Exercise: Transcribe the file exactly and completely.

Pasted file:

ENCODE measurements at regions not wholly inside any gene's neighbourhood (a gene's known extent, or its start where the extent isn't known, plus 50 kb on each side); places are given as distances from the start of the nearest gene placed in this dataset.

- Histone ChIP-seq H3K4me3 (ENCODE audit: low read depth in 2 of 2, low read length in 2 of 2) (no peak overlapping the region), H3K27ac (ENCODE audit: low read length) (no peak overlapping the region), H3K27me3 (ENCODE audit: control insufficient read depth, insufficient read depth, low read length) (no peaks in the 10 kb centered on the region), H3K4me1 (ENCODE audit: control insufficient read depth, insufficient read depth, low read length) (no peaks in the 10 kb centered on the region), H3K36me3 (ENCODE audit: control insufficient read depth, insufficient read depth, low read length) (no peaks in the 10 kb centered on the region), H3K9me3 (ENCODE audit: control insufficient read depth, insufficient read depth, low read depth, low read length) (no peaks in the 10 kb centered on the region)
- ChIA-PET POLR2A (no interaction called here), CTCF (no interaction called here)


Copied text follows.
ENCODE measurements at regions not wholly inside any gene's neighbourhood (a gene's known extent, or its start where the extent isn't known, plus 50 kb on each side); places are given as distances from the start of the nearest gene placed in this dataset.

- Histone ChIP-seq H3K4me3 (ENCODE audit: low read depth in 2 of 2, low read length in 2 of 2) (no peak overlapping the region), H3K27ac (ENCODE audit: low read length) (no peak overlapping the region), H3K27me3 (ENCODE audit: control insufficient read depth, insufficient read depth, low read length) (no peaks in the 10 kb centered on the region), H3K4me1 (ENCODE audit: control insufficient read depth, insufficient read depth, low read length) (no peaks in the 10 kb centered on the region), H3K36me3 (ENCODE audit: control insufficient read depth, insufficient read depth, low read length) (no peaks in the 10 kb centered on the region), H3K9me3 (ENCODE audit: control insufficient read depth, insufficient read depth, low read depth, low read length) (no peaks in the 10 kb centered on the region)
- ChIA-PET POLR2A (no interaction called here), CTCF (no interaction called here)